‘Panic’ review: Amazon Prime teen show works in fits and starts

Based on Lauren Oliver’s eponymous 2014 novel, the drama follows a bunch of teenagers take part in a set of risky challenges to get out of their nowhere town

After spending time with tough, sexy granny Mare, in Easttown, it is time to shoot the breeze with a teenager, Heather (Olivia Welch) in another dead-end town, Carp, Texas. Everyone wants to get out of Carp, and ‘Panic’ seems the way to do it. Graduating teens take part in Panic, which comprises teenagers doing a bunch of risky challenges such as jumping off a cliff, spending a night in the morgue or a spot of Russian roulette. Competitors get eliminated as the rounds progress till four contestants face individual challenges and then final two face off in joust for a stash of cash.

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Created and written by Lauren Oliver, who based the show on her eponymous 2014 novel, Panic works in fits and starts. With two teens losing their lives in the previous year’s game, the police are sniffing around. Keeping a long-running game involving a bunch of teenagers secret from the authorities is quite an ask; the organisers, however, do not seem to care.

The clues, invitations and challenges are broadcast around town in big, bold letters and graffiti on very public spaces. The show, like the novel, is not a version of Hunger Games set in the here and now. Through Panic, the show presents a slice of small town America, warts and all.


  • Episodes: 10
  • Run time: 40 to 49 minutes
  • Creator: Lauren Oliver
  • Starring: Olivia Welch, Mike Faist, Jessica Sula, Ray Nicholson, Camron Jones, Enrique Murciano, Rachel Bay Jones, David Thompson, Kariana Karhu, Bonnie Bedelia, Madison Ferris
  • Storyline: Teenagers take part in a set of risky challenges to get out of the nowhere town of Carp, Texas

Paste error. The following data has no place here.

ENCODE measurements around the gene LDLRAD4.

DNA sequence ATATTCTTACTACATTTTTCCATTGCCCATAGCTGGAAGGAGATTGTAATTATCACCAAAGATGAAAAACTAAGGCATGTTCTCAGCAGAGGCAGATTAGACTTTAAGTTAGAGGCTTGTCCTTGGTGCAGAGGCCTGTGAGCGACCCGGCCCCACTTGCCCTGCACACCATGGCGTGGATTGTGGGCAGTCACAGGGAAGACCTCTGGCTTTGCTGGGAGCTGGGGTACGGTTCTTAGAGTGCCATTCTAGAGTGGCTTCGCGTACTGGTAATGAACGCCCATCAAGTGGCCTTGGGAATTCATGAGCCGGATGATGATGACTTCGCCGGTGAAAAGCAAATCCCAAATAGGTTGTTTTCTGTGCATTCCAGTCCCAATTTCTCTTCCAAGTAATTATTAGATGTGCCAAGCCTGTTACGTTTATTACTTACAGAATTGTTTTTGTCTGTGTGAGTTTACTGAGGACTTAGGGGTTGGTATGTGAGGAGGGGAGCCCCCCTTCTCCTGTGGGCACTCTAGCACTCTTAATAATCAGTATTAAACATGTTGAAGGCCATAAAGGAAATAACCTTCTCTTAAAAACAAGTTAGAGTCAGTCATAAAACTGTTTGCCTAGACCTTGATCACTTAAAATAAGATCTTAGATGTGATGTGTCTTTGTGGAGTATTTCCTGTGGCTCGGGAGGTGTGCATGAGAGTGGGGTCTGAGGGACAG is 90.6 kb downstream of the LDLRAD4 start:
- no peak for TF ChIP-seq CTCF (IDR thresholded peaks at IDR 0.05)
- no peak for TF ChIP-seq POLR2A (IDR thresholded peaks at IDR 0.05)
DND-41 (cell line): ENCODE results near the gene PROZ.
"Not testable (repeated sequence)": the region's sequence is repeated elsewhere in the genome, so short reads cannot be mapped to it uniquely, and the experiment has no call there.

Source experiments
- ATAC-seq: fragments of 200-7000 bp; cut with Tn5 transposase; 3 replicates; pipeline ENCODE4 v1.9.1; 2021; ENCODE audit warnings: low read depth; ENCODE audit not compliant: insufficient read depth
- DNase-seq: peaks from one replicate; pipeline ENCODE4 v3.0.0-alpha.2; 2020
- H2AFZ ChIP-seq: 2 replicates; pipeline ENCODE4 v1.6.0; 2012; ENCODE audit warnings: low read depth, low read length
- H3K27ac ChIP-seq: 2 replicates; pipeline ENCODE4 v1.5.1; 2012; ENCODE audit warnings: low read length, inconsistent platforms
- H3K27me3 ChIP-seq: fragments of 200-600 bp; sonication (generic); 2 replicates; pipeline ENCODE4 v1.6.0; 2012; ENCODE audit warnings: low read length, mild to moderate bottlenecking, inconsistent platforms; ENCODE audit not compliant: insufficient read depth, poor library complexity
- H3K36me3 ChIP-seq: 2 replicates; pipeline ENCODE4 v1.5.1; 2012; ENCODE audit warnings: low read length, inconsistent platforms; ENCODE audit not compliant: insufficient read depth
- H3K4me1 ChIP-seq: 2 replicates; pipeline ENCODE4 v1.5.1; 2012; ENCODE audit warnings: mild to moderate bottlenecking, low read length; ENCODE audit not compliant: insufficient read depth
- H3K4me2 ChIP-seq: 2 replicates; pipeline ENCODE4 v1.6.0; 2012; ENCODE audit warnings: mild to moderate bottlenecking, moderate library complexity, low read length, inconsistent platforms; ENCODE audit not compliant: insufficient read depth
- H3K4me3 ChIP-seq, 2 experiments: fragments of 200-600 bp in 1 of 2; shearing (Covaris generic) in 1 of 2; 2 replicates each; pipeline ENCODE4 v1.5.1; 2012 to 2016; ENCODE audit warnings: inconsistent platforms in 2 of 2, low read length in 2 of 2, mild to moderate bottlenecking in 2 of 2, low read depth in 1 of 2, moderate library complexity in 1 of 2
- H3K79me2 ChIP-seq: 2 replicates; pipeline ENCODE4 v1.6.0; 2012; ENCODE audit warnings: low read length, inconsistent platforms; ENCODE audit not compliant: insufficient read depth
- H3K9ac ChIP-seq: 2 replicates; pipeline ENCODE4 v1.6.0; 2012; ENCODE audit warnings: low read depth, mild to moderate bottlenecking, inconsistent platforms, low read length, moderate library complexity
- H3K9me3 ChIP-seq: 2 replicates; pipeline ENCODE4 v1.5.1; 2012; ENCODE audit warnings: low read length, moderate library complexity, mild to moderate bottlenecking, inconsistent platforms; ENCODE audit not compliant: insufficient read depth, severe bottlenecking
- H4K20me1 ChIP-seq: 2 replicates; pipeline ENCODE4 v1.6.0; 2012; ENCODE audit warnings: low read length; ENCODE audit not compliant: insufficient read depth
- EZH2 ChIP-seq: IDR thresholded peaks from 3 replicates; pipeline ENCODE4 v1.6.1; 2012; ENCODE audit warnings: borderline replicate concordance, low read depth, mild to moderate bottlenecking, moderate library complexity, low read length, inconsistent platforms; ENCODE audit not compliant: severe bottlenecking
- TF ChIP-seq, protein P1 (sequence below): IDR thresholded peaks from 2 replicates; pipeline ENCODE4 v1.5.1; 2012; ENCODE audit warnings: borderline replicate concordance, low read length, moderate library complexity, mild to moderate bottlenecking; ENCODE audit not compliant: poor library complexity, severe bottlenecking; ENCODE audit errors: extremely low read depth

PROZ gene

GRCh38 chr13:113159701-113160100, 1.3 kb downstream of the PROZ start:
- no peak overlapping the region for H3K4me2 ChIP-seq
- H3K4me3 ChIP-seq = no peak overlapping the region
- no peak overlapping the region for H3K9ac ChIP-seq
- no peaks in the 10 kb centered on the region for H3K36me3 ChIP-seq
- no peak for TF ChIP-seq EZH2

What the show loses in urgency (the challenges don’t seem to be of the life-and-death variety), it makes up for with some of its characters. We are rooting throughout for Heather (Olivia Welch), who despite being standard-issue YA — a wannabe writer with snarky voice and boy trouble — brings the right amount of vulnerability and strength to the table. Taking her manipulative, drug-addled mother, Sherri’s (Rachel Bay Jones), place to care for her younger sister, Lily (Kariana Karhu) increases her likeability.

The other interesting character is Ray (Ray Nicholson), who starts off as a bad boy but reveals interesting facets as the series progresses. Anne (Bonnie Bedelia), who runs a kind of idyllic shelter for strays, including a tiger, is the other interesting character on the show. Bedelia, who you might remember, was Holly, John McClane’s wife in Die Hard. Maybe she got sick of Alan Rickman gnashing his teeth and decided to adopt llamas.

All the others are teen drama standards. New kid in town, Dodge (Mike Faist), channels his inner James Dean and has a secret agenda for participating in Panic. Everything Dodge does seems to be for his sister, Dayna, (Madison Ferris), who has been wheelchair-bound after an accident three years ago. Heather’s best friend, Nat (Jessica Sula), is making and breaking alliances. Everyone naturally has a secret including Heather’s other best friend, Bishop (Camron Jones). Daniel Diggins (David Thompson), the host of Panic, seems to be trying to help, but he also could be hiding something. Sherriff Cortez (Enrique Murciano) wants to shut down the game as he lost his son to it, but the police always arrive puffing and panting a little too late. Luke (Walker Babington), Ray’s older brother and Panic winner from three years ago might or might not be the jerk he presents himself to be.

The show deviates from the book quite a bit, including the identity of bad guy. With adequate thrills, love triangles and mystery, Panic is a middling show made watchable for Heather, Ray and Anne.

Panic is currently streaming on Amazon Prime Video


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